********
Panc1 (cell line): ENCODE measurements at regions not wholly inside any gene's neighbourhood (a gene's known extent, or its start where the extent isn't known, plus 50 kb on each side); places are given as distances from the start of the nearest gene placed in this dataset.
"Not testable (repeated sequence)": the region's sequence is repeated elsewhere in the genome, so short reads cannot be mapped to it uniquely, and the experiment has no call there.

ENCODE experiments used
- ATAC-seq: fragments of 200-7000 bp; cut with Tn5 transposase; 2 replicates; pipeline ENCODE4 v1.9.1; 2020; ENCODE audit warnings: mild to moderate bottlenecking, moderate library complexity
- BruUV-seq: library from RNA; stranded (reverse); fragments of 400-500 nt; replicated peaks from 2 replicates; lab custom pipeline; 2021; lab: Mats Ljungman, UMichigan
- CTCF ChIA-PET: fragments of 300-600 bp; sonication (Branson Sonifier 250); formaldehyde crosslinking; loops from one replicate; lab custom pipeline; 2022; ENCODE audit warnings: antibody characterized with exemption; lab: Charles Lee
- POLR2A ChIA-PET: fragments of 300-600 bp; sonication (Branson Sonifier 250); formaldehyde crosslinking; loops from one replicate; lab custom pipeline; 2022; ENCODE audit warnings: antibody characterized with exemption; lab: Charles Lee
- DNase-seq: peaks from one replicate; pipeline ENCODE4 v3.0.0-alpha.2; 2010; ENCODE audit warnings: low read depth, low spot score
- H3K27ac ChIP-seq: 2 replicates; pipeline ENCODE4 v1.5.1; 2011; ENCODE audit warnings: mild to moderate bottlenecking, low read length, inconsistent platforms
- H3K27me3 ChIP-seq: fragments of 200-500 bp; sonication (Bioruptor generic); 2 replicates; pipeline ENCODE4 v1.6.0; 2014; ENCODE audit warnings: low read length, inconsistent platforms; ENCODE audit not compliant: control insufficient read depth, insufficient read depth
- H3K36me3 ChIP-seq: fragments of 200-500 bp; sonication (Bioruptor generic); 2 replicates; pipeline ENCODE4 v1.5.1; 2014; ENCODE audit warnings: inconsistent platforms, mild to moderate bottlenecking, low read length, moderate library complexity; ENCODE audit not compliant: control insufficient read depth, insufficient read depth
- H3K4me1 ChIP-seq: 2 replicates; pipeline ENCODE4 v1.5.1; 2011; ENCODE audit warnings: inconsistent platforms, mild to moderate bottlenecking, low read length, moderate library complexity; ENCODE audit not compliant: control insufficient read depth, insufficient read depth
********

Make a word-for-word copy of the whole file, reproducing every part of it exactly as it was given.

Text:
Panc1 (cell line): ENCODE measurements at regions not wholly inside any gene's neighbourhood (a gene's known extent, or its start where the extent isn't known, plus 50 kb on each side); places are given as distances from the start of the nearest gene placed in this dataset.
"Not testable (repeated sequence)": the region's sequence is repeated elsewhere in the genome, so short reads cannot be mapped to it uniquely, and the experiment has no call there.

ENCODE experiments used
- ATAC-seq: fragments of 200-7000 bp; cut with Tn5 transposase; 2 replicates; pipeline ENCODE4 v1.9.1; 2020; ENCODE audit warnings: mild to moderate bottlenecking, moderate library complexity
- BruUV-seq: library from RNA; stranded (reverse); fragments of 400-500 nt; replicated peaks from 2 replicates; lab custom pipeline; 2021; lab: Mats Ljungman, UMichigan
- CTCF ChIA-PET: fragments of 300-600 bp; sonication (Branson Sonifier 250); formaldehyde crosslinking; loops from one replicate; lab custom pipeline; 2022; ENCODE audit warnings: antibody characterized with exemption; lab: Charles Lee
- POLR2A ChIA-PET: fragments of 300-600 bp; sonication (Branson Sonifier 250); formaldehyde crosslinking; loops from one replicate; lab custom pipeline; 2022; ENCODE audit warnings: antibody characterized with exemption; lab: Charles Lee
- DNase-seq: peaks from one replicate; pipeline ENCODE4 v3.0.0-alpha.2; 2010; ENCODE audit warnings: low read depth, low spot score
- H3K27ac ChIP-seq: 2 replicates; pipeline ENCODE4 v1.5.1; 2011; ENCODE audit warnings: mild to moderate bottlenecking, low read length, inconsistent platforms
- H3K27me3 ChIP-seq: fragments of 200-500 bp; sonication (Bioruptor generic); 2 replicates; pipeline ENCODE4 v1.6.0; 2014; ENCODE audit warnings: low read length, inconsistent platforms; ENCODE audit not compliant: control insufficient read depth, insufficient read depth
- H3K36me3 ChIP-seq: fragments of 200-500 bp; sonication (Bioruptor generic); 2 replicates; pipeline ENCODE4 v1.5.1; 2014; ENCODE audit warnings: inconsistent platforms, mild to moderate bottlenecking, low read length, moderate library complexity; ENCODE audit not compliant: control insufficient read depth, insufficient read depth
- H3K4me1 ChIP-seq: 2 replicates; pipeline ENCODE4 v1.5.1; 2011; ENCODE audit warnings: inconsistent platforms, mild to moderate bottlenecking, low read length, moderate library complexity; ENCODE audit not compliant: control insufficient read depth, insufficient read depth